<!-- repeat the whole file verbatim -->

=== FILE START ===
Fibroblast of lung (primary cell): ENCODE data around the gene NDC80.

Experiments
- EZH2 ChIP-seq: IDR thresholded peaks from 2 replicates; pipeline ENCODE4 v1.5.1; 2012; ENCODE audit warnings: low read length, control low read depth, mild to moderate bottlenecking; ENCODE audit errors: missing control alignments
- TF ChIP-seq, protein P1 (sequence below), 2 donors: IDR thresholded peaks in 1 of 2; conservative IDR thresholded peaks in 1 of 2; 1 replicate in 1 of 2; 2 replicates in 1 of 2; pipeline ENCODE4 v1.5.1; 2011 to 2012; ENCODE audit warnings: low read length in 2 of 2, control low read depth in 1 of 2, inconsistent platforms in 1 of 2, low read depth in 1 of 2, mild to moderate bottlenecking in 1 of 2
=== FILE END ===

Fibroblast of lung (primary cell): ENCODE data around the gene NDC80.

Experiments
- EZH2 ChIP-seq: IDR thresholded peaks from 2 replicates; pipeline ENCODE4 v1.5.1; 2012; ENCODE audit warnings: low read length, control low read depth, mild to moderate bottlenecking; ENCODE audit errors: missing control alignments
- TF ChIP-seq, protein P1 (sequence below), 2 donors: IDR thresholded peaks in 1 of 2; conservative IDR thresholded peaks in 1 of 2; 1 replicate in 1 of 2; 2 replicates in 1 of 2; pipeline ENCODE4 v1.5.1; 2011 to 2012; ENCODE audit warnings: low read length in 2 of 2, control low read depth in 1 of 2, inconsistent platforms in 1 of 2, low read depth in 1 of 2, mild to moderate bottlenecking in 1 of 2